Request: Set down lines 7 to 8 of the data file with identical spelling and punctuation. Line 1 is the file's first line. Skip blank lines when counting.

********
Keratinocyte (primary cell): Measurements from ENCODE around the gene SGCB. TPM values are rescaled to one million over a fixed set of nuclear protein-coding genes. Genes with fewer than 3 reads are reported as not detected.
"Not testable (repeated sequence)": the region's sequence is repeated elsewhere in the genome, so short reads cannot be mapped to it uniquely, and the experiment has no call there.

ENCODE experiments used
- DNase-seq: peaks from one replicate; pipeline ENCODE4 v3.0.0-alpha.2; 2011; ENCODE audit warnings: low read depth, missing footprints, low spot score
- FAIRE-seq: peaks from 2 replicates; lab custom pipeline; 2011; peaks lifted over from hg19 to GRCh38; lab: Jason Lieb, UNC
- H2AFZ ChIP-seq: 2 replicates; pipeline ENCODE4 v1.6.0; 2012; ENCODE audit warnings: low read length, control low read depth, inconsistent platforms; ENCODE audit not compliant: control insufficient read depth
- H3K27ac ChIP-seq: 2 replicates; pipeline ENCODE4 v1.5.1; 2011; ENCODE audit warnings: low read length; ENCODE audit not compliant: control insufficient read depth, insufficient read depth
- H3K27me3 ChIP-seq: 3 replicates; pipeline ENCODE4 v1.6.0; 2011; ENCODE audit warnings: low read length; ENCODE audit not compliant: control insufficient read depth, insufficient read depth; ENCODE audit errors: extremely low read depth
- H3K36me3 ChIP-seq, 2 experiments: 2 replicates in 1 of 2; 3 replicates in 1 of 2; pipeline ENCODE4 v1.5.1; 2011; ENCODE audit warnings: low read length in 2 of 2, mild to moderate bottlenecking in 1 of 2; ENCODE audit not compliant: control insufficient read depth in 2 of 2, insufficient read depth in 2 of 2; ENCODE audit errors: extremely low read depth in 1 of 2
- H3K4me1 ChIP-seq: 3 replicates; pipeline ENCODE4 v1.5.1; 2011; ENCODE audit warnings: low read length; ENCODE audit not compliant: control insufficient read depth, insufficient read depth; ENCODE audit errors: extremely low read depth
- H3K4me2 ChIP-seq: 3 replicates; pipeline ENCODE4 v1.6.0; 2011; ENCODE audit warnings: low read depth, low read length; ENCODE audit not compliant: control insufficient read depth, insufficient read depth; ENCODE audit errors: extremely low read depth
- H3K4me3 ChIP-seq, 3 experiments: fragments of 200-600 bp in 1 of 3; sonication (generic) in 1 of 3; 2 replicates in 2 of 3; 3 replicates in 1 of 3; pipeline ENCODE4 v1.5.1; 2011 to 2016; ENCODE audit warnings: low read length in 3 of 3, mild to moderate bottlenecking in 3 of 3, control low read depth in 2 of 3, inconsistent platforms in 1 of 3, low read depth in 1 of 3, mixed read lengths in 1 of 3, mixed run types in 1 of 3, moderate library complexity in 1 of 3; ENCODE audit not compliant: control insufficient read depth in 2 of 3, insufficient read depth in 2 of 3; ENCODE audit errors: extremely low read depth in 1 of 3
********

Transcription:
- H3K27ac ChIP-seq: 2 replicates; pipeline ENCODE4 v1.5.1; 2011; ENCODE audit warnings: low read length; ENCODE audit not compliant: control insufficient read depth, insufficient read depth
- H3K27me3 ChIP-seq: 3 replicates; pipeline ENCODE4 v1.6.0; 2011; ENCODE audit warnings: low read length; ENCODE audit not compliant: control insufficient read depth, insufficient read depth; ENCODE audit errors: extremely low read depth